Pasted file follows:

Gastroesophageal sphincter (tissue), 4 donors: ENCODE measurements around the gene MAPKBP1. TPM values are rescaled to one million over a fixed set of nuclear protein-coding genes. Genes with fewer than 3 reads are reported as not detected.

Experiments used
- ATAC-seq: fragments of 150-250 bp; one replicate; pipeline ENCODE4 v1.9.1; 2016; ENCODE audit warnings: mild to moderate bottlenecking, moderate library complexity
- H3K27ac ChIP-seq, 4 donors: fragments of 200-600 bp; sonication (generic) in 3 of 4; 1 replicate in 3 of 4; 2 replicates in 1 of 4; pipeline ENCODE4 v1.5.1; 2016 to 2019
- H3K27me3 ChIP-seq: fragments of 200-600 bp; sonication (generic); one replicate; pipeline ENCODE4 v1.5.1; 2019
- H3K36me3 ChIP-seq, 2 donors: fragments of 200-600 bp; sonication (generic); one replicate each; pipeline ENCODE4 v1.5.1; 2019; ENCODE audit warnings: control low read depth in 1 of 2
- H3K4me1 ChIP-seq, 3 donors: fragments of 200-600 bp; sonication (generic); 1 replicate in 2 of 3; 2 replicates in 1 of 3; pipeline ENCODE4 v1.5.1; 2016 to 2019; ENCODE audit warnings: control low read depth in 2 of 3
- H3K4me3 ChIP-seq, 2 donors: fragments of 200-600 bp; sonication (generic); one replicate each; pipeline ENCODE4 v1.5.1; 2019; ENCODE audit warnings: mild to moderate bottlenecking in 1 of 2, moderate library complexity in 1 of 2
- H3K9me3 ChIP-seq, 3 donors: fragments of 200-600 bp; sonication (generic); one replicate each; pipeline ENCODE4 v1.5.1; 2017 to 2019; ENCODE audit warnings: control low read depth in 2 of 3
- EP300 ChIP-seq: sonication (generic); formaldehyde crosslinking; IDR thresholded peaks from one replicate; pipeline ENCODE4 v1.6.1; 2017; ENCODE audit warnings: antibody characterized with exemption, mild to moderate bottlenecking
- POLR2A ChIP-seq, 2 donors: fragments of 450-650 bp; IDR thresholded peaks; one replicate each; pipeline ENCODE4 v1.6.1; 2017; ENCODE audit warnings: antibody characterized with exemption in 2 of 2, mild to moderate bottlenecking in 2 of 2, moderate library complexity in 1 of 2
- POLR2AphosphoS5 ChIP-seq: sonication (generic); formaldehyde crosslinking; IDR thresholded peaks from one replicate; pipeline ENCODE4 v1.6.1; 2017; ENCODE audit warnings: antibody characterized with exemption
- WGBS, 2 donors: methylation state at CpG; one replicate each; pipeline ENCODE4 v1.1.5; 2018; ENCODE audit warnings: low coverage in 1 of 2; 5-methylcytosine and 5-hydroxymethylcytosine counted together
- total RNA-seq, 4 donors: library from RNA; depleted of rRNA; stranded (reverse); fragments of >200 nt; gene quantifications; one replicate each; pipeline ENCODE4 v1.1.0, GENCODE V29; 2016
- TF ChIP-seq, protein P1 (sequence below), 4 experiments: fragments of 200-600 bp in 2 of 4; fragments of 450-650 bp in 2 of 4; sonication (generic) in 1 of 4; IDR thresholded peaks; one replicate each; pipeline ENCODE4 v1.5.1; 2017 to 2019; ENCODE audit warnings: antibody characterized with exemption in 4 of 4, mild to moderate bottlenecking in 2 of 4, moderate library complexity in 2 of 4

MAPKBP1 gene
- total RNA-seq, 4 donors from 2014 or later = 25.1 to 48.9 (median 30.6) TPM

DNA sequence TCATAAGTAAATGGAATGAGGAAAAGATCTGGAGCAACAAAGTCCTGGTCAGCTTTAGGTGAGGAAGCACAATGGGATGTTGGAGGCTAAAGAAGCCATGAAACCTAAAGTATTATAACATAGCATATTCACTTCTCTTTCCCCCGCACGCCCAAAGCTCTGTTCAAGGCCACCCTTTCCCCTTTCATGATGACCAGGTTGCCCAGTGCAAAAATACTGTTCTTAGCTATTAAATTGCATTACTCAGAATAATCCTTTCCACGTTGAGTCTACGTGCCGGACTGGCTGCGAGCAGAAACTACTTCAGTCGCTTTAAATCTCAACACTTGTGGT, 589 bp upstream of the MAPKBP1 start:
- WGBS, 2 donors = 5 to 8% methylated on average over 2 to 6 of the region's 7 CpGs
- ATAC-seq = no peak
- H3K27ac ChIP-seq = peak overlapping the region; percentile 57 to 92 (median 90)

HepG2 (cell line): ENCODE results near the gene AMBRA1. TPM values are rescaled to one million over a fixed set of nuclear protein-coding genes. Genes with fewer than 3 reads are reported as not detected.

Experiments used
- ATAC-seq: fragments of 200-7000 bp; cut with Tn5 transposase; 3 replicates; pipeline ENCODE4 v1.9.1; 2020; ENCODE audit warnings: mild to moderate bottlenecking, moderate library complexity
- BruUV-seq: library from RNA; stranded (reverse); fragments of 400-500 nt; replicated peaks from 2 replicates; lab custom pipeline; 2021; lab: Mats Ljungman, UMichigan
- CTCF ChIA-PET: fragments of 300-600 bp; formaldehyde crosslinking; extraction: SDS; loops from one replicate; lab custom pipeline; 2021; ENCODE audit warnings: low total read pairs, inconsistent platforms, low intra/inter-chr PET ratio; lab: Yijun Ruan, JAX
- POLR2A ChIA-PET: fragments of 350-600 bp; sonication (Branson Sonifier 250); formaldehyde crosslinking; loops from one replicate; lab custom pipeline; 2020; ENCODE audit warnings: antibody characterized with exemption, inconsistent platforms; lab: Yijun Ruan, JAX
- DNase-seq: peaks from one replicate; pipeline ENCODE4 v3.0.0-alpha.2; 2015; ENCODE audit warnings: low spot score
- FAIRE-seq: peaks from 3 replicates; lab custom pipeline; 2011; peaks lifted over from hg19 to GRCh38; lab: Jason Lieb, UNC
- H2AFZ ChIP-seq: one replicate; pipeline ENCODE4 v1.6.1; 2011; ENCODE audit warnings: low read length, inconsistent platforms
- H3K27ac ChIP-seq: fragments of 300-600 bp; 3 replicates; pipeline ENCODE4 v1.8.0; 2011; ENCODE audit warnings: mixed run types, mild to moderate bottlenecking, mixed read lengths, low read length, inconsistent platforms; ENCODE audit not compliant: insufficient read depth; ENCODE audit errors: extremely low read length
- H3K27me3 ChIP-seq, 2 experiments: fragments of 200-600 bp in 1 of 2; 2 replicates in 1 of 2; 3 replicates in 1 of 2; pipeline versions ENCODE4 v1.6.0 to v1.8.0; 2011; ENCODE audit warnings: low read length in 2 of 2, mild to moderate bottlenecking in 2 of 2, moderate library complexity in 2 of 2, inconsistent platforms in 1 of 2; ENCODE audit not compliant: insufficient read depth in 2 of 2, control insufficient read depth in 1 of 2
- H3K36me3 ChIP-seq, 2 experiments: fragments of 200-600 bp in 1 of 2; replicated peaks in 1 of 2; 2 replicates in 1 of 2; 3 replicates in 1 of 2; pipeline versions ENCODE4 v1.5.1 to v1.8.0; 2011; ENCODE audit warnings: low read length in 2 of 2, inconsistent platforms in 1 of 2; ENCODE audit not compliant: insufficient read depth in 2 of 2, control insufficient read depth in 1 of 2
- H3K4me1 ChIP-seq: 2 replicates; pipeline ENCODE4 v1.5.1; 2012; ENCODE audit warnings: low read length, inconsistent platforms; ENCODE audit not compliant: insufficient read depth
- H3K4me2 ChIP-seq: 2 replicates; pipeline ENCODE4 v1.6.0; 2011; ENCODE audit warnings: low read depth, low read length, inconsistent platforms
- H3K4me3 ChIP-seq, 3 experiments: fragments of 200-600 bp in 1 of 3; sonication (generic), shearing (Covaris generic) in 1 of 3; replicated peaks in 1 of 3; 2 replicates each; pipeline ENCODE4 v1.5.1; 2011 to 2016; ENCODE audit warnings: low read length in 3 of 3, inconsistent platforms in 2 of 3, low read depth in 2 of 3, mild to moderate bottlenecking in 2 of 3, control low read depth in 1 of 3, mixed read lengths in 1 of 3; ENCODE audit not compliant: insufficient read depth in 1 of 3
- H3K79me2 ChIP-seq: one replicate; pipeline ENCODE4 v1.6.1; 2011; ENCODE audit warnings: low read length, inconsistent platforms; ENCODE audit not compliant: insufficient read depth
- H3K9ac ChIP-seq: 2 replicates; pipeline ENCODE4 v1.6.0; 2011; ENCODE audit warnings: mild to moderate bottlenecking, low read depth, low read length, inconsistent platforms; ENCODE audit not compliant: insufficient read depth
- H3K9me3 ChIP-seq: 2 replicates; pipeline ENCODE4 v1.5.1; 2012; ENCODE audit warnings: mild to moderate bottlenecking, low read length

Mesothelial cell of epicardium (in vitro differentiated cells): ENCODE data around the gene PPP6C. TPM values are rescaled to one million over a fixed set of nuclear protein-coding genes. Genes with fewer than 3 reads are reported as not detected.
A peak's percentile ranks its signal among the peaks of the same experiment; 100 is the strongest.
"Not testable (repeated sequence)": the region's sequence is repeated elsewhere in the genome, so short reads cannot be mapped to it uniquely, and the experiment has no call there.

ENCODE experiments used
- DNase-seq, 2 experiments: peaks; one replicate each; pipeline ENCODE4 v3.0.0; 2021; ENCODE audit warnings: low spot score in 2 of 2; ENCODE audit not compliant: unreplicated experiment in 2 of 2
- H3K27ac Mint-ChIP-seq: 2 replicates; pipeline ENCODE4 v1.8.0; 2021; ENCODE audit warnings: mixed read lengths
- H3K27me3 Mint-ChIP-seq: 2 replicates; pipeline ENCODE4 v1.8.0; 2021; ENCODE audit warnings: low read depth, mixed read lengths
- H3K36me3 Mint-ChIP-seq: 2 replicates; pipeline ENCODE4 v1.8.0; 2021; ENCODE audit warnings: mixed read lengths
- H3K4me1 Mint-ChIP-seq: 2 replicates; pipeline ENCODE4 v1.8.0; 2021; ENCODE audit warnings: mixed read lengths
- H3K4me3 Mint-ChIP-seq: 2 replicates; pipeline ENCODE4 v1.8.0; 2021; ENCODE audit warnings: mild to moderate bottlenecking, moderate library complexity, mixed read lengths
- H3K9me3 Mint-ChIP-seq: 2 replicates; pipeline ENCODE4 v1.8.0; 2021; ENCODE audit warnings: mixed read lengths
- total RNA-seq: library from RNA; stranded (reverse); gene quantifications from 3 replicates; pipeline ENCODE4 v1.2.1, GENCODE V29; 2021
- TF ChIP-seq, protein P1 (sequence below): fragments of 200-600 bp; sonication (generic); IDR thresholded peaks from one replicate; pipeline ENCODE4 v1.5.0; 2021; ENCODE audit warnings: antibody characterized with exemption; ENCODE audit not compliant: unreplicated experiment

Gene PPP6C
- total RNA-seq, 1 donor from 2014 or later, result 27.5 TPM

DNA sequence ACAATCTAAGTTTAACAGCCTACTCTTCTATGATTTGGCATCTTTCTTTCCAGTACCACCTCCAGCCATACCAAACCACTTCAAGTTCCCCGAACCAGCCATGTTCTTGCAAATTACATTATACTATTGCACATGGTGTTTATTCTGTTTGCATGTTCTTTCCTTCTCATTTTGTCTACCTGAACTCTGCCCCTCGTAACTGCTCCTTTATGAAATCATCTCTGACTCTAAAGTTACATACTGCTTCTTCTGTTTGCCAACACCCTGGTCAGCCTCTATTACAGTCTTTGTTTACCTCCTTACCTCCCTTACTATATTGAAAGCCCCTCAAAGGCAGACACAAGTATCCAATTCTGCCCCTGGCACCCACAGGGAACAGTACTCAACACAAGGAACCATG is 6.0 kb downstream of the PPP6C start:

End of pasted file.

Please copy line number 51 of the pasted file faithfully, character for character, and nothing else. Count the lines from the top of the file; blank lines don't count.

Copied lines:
- total RNA-seq: library from RNA; stranded (reverse); gene quantifications from 3 replicates; pipeline ENCODE4 v1.2.1, GENCODE V29; 2021